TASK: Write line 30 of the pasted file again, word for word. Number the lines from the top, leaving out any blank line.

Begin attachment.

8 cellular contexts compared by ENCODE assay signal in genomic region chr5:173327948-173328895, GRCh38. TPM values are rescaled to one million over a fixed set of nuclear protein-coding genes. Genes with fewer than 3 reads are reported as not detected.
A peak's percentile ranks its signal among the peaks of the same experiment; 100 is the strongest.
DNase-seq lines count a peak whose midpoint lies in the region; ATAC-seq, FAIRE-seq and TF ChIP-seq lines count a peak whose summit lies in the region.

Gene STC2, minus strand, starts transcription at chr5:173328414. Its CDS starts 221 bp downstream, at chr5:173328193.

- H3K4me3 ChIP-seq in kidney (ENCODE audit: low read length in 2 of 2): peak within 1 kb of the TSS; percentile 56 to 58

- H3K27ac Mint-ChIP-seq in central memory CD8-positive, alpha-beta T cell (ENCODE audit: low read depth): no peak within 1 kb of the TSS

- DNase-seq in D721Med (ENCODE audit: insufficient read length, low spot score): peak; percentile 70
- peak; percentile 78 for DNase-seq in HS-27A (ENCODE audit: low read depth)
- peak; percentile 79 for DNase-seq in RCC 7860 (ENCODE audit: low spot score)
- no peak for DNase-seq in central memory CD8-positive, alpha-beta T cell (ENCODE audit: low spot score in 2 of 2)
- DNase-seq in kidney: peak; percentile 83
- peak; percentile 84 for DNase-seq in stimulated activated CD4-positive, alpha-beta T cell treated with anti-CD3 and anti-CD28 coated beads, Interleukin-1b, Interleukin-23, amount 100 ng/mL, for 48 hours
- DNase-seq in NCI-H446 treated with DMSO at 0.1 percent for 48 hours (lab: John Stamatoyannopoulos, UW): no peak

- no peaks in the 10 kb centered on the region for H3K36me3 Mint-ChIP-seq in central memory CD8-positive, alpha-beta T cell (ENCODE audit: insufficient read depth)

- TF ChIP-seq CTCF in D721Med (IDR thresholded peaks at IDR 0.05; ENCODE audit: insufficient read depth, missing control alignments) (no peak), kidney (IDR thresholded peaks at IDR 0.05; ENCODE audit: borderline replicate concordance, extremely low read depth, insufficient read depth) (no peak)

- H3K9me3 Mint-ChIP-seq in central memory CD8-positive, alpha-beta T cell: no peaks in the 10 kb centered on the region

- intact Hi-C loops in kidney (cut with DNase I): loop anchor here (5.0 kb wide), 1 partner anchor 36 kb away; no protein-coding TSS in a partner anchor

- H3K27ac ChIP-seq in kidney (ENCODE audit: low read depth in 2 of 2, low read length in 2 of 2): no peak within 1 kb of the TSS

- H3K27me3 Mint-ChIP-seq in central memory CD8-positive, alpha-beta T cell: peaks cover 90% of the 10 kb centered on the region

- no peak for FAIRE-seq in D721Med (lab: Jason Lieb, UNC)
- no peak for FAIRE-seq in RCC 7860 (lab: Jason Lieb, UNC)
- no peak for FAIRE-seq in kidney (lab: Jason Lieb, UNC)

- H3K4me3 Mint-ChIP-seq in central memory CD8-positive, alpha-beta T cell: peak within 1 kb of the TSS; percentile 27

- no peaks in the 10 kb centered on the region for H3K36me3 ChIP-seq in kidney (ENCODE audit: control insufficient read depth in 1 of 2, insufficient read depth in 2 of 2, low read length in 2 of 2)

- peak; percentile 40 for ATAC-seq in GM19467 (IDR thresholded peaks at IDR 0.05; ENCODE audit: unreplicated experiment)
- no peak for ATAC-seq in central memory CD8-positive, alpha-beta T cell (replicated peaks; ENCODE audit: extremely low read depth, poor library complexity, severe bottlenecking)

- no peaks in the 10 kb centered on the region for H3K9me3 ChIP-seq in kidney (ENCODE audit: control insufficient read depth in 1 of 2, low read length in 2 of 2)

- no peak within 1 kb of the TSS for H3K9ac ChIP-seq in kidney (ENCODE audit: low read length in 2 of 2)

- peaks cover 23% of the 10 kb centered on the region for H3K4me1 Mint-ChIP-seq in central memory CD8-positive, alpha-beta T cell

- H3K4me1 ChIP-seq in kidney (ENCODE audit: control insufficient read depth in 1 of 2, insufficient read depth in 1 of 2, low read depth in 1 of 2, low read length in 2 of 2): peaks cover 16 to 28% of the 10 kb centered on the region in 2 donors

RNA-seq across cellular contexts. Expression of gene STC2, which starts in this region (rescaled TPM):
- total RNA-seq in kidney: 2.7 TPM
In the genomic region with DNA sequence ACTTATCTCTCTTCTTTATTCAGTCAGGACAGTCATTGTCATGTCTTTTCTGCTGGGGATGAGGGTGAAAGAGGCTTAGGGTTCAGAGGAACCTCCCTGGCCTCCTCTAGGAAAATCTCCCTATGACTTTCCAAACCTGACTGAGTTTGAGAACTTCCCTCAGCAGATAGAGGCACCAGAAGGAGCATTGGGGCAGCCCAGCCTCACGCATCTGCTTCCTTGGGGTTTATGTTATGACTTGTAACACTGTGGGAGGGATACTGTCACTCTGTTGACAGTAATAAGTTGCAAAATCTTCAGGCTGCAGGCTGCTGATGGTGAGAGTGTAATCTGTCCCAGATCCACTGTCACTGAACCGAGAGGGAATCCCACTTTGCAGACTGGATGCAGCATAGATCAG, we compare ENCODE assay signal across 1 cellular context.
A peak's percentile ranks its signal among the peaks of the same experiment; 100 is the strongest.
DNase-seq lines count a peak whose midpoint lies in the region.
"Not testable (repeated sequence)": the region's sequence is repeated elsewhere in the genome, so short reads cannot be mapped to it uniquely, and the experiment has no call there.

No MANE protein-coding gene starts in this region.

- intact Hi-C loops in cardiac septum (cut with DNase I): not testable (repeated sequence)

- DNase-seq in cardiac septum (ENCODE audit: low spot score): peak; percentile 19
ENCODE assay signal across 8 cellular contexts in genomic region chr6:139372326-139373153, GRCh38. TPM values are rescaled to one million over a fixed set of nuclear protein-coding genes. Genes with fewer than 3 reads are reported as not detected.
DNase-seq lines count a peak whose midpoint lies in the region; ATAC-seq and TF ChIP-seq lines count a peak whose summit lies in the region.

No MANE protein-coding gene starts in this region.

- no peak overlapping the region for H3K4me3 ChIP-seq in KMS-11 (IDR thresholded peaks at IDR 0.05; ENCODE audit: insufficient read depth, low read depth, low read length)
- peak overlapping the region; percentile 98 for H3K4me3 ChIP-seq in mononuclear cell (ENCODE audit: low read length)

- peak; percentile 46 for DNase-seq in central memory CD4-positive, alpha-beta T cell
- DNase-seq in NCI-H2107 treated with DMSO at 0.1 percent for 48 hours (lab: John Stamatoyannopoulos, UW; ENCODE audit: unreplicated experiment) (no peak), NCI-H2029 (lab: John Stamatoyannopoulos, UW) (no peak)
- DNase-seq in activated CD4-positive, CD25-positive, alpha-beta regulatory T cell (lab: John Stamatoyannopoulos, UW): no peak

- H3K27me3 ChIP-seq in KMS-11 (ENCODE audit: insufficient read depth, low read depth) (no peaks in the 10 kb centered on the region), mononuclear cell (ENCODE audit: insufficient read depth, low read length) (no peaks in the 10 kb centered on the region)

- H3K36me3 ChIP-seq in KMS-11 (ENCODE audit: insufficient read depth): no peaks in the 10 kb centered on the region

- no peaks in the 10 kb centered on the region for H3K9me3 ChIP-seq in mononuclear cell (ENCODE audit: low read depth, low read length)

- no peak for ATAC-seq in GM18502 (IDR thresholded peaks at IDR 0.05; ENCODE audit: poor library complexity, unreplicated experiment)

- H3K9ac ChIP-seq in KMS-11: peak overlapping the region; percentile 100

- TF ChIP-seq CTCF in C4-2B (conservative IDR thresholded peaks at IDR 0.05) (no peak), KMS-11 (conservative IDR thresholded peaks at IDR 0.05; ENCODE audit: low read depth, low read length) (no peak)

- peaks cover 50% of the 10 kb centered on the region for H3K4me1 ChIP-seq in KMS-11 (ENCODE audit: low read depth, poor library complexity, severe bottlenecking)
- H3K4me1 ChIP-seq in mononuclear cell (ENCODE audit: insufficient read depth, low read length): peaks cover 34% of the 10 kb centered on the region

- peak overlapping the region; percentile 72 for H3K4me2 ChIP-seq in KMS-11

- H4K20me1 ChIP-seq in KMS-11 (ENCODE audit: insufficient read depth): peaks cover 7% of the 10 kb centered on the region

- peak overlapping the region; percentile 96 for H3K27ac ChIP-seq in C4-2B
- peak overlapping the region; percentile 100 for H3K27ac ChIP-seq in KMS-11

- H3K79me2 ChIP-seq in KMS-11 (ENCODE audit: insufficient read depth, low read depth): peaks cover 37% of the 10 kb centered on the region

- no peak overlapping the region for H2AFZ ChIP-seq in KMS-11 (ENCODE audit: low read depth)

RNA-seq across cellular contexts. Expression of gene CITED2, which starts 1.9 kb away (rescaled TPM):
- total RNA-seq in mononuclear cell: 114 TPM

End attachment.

- H3K4me1 ChIP-seq in kidney (ENCODE audit: control insufficient read depth in 1 of 2, insufficient read depth in 1 of 2, low read depth in 1 of 2, low read length in 2 of 2): peaks cover 16 to 28% of the 10 kb centered on the region in 2 donors